COPD predominantly occurs in older individuals who have smoked or have been exposed to environmental toxins. Both normal and accelerated aging and cellular senescence could contribute to the development of this disease. Somatic cells enter senescence pathways when their telomeres reach a critical length; these senescent cells can no longer support tissue repair and release cytokines which could promote ongoing inflammation in lung tissue. These cells eventually undergo programmed cell death and drop out of lung tissue. Patients with COPD have shorter telomeres in circulating leukocytes and in lung parenchymal cells. These observations suggest that the oxidant stress in COPD promotes cellular senescence or that accelerated aging contributes to the pathogenesis of COPD. Animals with decreased telomerase activity are more susceptible to cigarette smoke and develop more emphysema than control animals. Therefore, drugs that inhibit telomere shortening or stimulate telomerase activity could alter the progression of lung disease in patients with COPD. However, any studies using drugs with these effects would require careful attention to the development of cancer in patients already at risk for cancer in the lung and other tissues.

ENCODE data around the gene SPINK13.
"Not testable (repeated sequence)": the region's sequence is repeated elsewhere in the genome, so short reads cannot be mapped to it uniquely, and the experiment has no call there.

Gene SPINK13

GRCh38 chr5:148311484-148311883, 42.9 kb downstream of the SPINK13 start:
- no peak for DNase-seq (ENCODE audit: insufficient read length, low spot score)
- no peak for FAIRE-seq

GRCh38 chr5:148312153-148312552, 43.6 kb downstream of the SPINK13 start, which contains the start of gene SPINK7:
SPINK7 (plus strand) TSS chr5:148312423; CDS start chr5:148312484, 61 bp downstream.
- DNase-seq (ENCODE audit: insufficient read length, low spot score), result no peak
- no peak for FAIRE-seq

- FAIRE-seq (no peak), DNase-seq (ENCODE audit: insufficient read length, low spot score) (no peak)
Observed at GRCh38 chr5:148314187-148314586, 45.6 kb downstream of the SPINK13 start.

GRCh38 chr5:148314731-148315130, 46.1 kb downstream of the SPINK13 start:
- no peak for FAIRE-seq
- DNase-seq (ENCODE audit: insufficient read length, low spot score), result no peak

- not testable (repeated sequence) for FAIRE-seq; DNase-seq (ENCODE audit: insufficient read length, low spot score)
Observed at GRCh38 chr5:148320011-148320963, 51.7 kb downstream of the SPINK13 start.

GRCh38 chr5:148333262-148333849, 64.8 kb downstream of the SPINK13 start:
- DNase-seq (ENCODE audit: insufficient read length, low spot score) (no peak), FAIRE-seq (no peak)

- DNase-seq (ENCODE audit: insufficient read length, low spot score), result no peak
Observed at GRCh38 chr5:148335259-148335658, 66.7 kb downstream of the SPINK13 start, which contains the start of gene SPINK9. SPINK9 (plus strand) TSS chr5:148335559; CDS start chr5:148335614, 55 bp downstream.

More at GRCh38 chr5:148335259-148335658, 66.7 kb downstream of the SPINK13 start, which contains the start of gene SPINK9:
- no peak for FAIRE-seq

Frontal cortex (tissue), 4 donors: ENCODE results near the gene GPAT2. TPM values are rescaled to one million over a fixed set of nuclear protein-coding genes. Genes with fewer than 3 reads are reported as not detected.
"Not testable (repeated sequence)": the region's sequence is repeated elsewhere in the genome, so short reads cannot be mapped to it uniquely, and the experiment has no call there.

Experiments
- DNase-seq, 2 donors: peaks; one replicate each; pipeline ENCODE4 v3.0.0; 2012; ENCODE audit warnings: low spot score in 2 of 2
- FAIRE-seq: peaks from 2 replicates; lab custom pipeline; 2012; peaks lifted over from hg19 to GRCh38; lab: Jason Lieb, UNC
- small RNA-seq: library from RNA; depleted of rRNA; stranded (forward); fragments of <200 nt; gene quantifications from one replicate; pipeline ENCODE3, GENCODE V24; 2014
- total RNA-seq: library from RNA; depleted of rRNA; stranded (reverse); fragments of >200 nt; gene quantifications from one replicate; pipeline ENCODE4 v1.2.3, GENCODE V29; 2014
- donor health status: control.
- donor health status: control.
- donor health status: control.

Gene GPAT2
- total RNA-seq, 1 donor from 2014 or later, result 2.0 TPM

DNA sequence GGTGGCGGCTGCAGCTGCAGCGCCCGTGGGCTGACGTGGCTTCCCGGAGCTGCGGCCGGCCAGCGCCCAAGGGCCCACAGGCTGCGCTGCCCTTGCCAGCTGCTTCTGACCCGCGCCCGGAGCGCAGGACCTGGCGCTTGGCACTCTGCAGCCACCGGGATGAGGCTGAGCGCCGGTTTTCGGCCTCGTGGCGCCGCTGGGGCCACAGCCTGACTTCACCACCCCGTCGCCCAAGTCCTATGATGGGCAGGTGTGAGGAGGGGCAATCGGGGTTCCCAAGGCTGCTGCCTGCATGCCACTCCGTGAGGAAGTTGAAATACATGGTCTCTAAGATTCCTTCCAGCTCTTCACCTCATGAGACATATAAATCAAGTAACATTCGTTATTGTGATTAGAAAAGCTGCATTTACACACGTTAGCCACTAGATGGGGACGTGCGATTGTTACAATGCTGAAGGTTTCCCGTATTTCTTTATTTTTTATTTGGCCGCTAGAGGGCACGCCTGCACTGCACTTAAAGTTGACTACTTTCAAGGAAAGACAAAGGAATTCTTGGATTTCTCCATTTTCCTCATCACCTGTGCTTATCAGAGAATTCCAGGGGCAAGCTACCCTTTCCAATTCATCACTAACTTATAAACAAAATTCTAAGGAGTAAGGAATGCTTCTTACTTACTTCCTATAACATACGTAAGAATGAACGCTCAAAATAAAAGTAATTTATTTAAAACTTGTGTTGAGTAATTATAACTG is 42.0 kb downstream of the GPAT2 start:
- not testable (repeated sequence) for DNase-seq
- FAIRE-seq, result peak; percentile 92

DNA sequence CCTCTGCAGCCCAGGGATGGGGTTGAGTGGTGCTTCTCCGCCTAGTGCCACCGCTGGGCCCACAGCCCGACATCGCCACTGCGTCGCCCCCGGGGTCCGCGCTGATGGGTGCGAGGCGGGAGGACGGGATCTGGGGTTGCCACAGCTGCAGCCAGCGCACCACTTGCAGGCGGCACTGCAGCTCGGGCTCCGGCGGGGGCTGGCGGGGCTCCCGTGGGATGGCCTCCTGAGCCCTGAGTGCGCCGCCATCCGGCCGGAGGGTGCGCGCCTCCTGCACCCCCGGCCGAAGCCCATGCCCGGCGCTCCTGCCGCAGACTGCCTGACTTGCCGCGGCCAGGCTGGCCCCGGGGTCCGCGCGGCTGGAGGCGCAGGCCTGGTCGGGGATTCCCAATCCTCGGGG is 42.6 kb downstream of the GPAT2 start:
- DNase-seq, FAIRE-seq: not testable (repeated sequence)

- Normal and abnormal aging may contribute to the pathogenesis of COPD, especially in ex-smokers and nonsmokers.
- The length of telomeres decreases during each somatic cell cycle, and at a critical telomere length cells enter replicative senescence and then undergo apoptosis.
- Lung cells and leukocytes in patients with COPD have shorter telomeres. This is an expected consequence of aging and may also develop as a consequence of oxidant injury from cigarette smoke.
- The loss of cells in the alveolar region from senescence and cell death reduces the number of cells in epithelium and endothelium and reduces normal cell replication and tissue repair. In addition, senescent cells release cytokines which could stimulate inflammation.
- More studies on aging and its relationship to COPD may clarify the pathogenesis of COPD and identify alternative approaches to prevention and/or treatment.
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Reviewers: Vijay Tonk PhD
Published electronically: 07/15/2013
Conflict of Interest Disclosures: none